I've been reading with bemused interest about the flap over former State Sen. Neil Bryant (R-Bend)'s wisecrack that cost him an appointment to the state medical school board. When filling out the application form for the position, in the space marked "Disability," Bryant entered "white/male." That blew his chances for the appointment, as Governor Ted refused to give him the directorship on account of that entry.
Today Bryant's in the paper apologizing to everyone -- he let them down, should have known better, was trying to be funny, didn't realize the hurt it would cause, sincerely, profoundly, mea maxima culpa, etc.
Then you've got the PC set jumping all over the guy. State Sen. Jackie Winters (R-Salem), fresh from getting her head handed to her in the congressional race, is quoted in the O as saying: "I'm really speechless because you don't expect that kind of response. Certainly, it's not appropriate. It's not humorous."
Really? Come on, now, Sen. Winters. We can argue about whether it was appropriate, but you've got to admit, it was funny. Outspoken and funny.
Let's dissect what Bryant was saying with his remark. As I read it, it was a complaint that as a white male (not to mention middle-aged), he feels that he is at a disadvantage when competing for public positions. American society is very conscious of race and gender, and sometimes perfectly qualified white males are passed over for posts in favor of minority or female applicants with otherwise equivalent (or even lesser) qualifications. When this happens, the affected white males are unhappy (although many are understanding and gracious about it).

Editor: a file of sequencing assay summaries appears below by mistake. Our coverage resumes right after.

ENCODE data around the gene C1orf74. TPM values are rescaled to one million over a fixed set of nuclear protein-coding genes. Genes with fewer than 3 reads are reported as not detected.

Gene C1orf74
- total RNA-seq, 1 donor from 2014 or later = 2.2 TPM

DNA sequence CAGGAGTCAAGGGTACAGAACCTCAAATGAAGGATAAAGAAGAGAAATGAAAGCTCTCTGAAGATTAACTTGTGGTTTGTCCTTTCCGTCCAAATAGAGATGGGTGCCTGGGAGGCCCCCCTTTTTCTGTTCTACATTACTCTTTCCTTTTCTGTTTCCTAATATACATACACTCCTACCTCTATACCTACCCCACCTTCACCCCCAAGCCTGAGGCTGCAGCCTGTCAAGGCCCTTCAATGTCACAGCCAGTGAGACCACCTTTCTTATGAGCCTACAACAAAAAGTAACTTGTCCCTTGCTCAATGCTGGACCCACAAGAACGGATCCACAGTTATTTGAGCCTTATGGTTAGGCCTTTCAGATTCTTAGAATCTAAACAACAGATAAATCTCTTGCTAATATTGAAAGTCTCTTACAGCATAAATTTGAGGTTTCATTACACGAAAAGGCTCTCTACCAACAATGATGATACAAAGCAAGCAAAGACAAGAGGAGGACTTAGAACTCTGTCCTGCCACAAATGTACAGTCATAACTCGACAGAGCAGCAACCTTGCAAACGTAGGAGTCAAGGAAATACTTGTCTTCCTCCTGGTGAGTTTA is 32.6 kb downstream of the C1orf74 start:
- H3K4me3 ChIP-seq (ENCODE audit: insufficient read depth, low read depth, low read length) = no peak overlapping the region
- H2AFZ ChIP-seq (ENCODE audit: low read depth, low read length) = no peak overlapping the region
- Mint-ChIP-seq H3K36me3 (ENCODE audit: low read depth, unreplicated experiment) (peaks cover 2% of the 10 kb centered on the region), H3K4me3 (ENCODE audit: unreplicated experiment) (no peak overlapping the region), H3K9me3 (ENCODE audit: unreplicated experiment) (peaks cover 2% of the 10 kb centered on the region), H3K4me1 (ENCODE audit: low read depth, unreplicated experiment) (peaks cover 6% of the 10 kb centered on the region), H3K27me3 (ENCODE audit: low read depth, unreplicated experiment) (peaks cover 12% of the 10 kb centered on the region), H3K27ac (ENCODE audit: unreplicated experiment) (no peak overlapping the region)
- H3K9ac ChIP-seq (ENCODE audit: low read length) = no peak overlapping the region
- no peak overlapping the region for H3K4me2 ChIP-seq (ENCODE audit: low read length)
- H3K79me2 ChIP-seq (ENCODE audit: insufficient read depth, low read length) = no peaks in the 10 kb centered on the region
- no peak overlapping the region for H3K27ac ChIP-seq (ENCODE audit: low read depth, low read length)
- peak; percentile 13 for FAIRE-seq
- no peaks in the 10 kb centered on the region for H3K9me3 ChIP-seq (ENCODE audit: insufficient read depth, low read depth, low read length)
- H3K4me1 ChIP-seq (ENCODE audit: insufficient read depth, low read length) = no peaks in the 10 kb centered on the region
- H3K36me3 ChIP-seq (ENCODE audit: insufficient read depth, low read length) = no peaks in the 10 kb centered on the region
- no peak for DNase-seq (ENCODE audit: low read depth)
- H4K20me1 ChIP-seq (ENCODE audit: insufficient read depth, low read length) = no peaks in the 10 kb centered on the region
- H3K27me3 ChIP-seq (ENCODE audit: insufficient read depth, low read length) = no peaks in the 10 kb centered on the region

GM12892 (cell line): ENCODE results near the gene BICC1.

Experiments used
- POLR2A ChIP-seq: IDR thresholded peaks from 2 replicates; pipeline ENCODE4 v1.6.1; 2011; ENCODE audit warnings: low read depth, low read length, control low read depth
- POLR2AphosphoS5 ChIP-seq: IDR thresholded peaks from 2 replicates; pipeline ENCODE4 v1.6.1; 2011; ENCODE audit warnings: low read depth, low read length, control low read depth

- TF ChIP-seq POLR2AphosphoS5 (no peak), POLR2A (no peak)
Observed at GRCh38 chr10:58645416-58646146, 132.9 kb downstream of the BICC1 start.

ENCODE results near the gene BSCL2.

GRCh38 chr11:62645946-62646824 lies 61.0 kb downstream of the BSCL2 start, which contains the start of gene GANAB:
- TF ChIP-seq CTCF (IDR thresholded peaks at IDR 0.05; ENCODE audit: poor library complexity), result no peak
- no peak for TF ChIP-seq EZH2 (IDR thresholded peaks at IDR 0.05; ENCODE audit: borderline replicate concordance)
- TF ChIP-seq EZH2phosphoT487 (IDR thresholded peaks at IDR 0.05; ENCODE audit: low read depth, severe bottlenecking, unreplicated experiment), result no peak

Is that such an offensive message? Granted, Bryant might have conveyed it in some other way than the one he chose, but should he lose the job for making that statement?
Perhaps the real problem is that Governor Ted is already in hot water because, indeed, not enough of his appointees are women and people of color. In that climate, even someone far less politically savvy than Bryant would have been expected to be smart enough to resist making a joke about the subject.
Bottom line: I guess Bryant shouldn't get the job, but I'm having a hard time sharing the outrage and "speechlessness." And Sen. Bryant, don't feel too bad. You screwed up, but I'm sure you'll find other, worthier ways to volunteer your time.